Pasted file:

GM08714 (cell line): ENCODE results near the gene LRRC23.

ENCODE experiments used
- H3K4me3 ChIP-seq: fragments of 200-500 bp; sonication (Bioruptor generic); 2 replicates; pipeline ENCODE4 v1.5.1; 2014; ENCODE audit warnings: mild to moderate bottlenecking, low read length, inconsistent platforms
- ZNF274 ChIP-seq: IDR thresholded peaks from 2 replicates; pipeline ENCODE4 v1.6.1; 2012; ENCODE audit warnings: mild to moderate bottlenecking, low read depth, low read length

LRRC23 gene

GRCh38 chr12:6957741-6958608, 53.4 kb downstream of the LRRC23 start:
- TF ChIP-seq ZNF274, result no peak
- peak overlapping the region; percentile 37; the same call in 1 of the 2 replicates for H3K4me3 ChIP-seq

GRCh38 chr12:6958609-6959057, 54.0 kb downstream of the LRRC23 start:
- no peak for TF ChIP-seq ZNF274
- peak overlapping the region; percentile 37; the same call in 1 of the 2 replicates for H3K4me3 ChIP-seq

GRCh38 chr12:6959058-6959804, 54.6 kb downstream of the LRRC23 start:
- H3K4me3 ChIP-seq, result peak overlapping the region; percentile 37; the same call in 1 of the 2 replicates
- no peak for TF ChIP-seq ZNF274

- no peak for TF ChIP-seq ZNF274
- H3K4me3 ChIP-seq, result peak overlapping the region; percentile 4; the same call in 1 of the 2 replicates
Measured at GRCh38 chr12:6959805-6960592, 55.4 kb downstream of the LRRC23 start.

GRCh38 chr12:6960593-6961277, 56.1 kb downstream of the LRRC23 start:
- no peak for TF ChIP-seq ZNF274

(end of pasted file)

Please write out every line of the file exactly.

GM08714 (cell line): ENCODE results near the gene LRRC23.

ENCODE experiments used
- H3K4me3 ChIP-seq: fragments of 200-500 bp; sonication (Bioruptor generic); 2 replicates; pipeline ENCODE4 v1.5.1; 2014; ENCODE audit warnings: mild to moderate bottlenecking, low read length, inconsistent platforms
- ZNF274 ChIP-seq: IDR thresholded peaks from 2 replicates; pipeline ENCODE4 v1.6.1; 2012; ENCODE audit warnings: mild to moderate bottlenecking, low read depth, low read length

LRRC23 gene

GRCh38 chr12:6957741-6958608, 53.4 kb downstream of the LRRC23 start:
- TF ChIP-seq ZNF274, result no peak
- peak overlapping the region; percentile 37; the same call in 1 of the 2 replicates for H3K4me3 ChIP-seq

GRCh38 chr12:6958609-6959057, 54.0 kb downstream of the LRRC23 start:
- no peak for TF ChIP-seq ZNF274
- peak overlapping the region; percentile 37; the same call in 1 of the 2 replicates for H3K4me3 ChIP-seq

GRCh38 chr12:6959058-6959804, 54.6 kb downstream of the LRRC23 start:
- H3K4me3 ChIP-seq, result peak overlapping the region; percentile 37; the same call in 1 of the 2 replicates
- no peak for TF ChIP-seq ZNF274

- no peak for TF ChIP-seq ZNF274
- H3K4me3 ChIP-seq, result peak overlapping the region; percentile 4; the same call in 1 of the 2 replicates
Measured at GRCh38 chr12:6959805-6960592, 55.4 kb downstream of the LRRC23 start.

GRCh38 chr12:6960593-6961277, 56.1 kb downstream of the LRRC23 start:
- no peak for TF ChIP-seq ZNF274